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A Shocker in Philadelphia as Fan Favorite Christian Carto is Knocked Out Cold

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  • A Shocker in Philadelphia as Fan Favorite Christian Carto is Knocked Out Cold

    Click image for larger version  Name:	Dy7gRsEUwAErZ_2 philly.jpg Views:	1 Size:	278.8 KB ID:	12268 By Bernard Fernandez

    The ending came suddenly and unexpectedly, a bolt from the blue that no one in the standing-room-only audience could have anticipated.

    Well, no one with the possible exception of the guy who landed the second-round bomb that left 1,300 or so spectators shocked and concerned for the welfare of the very popular young fighter they had come to cheer and support.

    Victor Ruiz, a 28-year-old southpaw from Tijuana, Mexico, no doubt understood that he had been brought to the 2300 Arena in South Philadelphia to serve as the 18th consecutive victim for Christian Carto, who was being touted as his hometown’s best and most exciting bantamweight since another South Philly favorite, “Joltin’” Jeff Chandler, was crafting a career that would gain him enshrinement into the International Boxing Hall of Fame in 2000.

    But the capacity-plus audience, well-dotted by Carto fans wearing shirts bearing his likeness, went from lusty screams of encouragement to instant, stunned silence when Ruiz delivered an overhand left that caught Carto flush on the jaw as he was moving forward. Carto, 22, was unconscious before he went down, making no attempt to cushion the landing. And when his head bounced off the canvas, referee Eric Dali didn’t even attempt to initiate a count, immediately signaling for the ring doctor to attend to the stricken fighter. It went into the books as a second-round knockout after an elapsed time of one minute, 56 seconds.

    “Christian leaped in with his hands down into a perfect left,” said Carto’s cut man, Joey Eye. “The guy (Ruiz) was a world championship contender once and he knows how to fight. Christian got a little too confident and you saw what happened. It’s part of the business.

    “He was out, really out, for over a minute. I know because I was counting the seconds. I was getting more and more nervous because he wasn’t responding at all. But he did come around eventually. Hopefully, he’ll be OK.”

    Carto’s neck was immobilized and after a delay of several minutes he was taken from the ring on a gurney for transport to nearby Thomas Jefferson University Hospital for treatment and observation. He was able to briefly raise a gloved hand to acknowledge a concerned Ruiz, who, after celebrating his upset victory, knelt over Carto in an expression of concern when he realized the possible seriousness of his opponent’s condition.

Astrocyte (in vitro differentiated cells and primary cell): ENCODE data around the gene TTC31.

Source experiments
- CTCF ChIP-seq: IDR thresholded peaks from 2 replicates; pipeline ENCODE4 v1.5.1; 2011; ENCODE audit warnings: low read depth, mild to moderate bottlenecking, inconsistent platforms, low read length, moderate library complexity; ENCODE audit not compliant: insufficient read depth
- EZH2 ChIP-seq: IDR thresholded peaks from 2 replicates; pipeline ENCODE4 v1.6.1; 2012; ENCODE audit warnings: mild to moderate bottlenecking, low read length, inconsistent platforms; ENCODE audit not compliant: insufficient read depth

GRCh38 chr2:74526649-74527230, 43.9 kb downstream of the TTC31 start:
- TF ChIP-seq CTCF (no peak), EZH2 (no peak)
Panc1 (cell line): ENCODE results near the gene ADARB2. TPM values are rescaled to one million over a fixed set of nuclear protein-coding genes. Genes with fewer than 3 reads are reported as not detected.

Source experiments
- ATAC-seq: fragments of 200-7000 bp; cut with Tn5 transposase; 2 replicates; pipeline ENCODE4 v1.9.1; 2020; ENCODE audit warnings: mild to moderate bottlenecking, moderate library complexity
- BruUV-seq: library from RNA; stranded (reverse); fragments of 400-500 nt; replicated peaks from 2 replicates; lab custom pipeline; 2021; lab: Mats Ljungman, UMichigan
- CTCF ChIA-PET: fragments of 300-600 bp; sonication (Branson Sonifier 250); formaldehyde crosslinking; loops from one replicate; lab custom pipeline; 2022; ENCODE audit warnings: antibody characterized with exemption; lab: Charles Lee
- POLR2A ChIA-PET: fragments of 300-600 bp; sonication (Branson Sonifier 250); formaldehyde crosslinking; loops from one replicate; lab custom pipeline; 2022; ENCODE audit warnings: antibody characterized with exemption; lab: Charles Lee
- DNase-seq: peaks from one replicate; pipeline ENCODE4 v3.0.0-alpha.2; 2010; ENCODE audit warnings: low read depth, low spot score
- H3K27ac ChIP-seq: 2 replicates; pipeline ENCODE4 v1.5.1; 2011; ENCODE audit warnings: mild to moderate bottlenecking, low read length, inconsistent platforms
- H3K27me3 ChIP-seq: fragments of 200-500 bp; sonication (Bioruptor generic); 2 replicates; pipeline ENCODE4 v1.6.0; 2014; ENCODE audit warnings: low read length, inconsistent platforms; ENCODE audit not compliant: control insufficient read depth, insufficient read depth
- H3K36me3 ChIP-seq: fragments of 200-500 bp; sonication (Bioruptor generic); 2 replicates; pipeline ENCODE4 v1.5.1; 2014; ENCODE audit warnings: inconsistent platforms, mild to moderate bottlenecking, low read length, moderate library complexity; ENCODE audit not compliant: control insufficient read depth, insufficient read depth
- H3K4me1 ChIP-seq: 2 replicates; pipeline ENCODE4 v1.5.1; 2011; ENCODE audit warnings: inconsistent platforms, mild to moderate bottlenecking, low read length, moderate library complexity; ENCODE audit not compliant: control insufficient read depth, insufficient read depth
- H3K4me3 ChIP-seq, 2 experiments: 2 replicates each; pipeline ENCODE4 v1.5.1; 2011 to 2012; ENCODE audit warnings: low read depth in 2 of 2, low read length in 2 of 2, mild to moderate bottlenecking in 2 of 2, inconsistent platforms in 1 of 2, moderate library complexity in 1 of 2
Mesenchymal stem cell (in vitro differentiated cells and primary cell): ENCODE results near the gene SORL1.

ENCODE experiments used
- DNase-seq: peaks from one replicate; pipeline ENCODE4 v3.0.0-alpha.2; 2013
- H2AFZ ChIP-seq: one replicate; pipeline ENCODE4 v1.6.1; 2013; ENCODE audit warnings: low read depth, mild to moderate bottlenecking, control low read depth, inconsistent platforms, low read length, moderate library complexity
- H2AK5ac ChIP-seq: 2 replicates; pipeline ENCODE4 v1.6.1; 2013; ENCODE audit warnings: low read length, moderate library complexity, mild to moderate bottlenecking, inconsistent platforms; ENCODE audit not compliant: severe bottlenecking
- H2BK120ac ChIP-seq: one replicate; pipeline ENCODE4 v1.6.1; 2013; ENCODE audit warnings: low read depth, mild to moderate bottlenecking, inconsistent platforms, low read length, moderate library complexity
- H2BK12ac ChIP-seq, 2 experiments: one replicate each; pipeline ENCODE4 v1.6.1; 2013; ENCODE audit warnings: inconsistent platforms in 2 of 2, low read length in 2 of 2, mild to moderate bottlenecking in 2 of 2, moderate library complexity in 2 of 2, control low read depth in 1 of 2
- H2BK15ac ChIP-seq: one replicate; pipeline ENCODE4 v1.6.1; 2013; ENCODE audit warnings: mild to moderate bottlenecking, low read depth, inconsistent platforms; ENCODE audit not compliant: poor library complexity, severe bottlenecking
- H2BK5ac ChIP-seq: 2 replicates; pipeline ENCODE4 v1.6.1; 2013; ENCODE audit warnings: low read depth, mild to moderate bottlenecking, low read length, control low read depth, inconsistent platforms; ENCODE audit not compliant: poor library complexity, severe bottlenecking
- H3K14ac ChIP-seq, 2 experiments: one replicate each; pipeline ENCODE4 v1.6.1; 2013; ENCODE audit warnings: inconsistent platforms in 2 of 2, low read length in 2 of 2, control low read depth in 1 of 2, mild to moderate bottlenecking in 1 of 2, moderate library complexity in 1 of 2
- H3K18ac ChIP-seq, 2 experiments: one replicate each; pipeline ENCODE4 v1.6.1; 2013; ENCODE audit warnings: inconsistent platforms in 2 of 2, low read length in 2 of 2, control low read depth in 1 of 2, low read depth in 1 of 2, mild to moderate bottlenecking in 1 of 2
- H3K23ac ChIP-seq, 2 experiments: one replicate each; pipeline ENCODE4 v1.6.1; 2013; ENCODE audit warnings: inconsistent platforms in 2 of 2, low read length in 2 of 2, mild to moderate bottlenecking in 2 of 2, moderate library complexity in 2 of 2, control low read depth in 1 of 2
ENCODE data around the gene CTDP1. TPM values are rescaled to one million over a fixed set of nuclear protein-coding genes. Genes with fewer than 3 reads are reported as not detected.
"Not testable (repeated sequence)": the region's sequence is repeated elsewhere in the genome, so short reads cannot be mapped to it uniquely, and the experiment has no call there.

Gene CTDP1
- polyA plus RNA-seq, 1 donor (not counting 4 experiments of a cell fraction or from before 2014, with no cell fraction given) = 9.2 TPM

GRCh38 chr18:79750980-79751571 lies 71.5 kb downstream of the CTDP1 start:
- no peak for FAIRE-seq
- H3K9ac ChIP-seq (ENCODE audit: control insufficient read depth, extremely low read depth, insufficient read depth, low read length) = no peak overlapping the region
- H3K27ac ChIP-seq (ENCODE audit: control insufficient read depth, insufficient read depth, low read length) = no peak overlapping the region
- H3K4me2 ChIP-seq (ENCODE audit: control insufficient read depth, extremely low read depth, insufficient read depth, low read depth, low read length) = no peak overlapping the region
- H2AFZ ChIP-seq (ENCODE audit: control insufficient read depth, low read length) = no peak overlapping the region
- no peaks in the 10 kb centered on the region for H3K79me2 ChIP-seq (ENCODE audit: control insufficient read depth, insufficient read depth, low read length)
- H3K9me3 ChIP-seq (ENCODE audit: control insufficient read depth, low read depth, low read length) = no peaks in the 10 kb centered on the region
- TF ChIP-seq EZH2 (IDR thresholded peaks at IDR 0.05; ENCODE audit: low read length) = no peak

It was later reported, encouragingly, that Carto’s CT scan came back negative.

    Ruiz (23-10-1, 16 KOs) arguably was the best, most accomplished fighter Carto (17-1, 11 KOs) had faced on what had been a steady progression toward what many considered, and maybe still do, would result in real stardom. The crafty Mexican is a former world championship challenger, losing his only bid for a widely recognized title when he was stopped in seven rounds by IBF bantamweight ruler Zolani Tete of South Africa on June 4, 2016, in Liverpool, England. But Ruiz arrived in Philadelphia having lost four straight and five of his last six, and the official program for the “Philly Special” card almost dismissively described his presence in the scheduled eight-round main event thusly: “It’s easy to say that Ruiz has fought better opponents – he has – but the bottom line is that he lost to most of them. This is the right fight at the right time for Carto.”

    Ruiz – his four-bout losing streak had come against quality fighters who were a combined 49-3-2 at the time he fought them -- had other ideas than to serve as anyone’s steppingstone, as was indicated by his comments to lead promoter Michelle Rosado of Raging Babe Promotions the morning before the fight almost everyone expected him to dutifully lose.

    “I took him to breakfast at IHOP,” Rosado noted. “I asked him what he knew about Carto. He said, `We know who he is. He’s a white kid, Italian(-American). He’s got a big following. Oh, and I’m going to knock him out.’”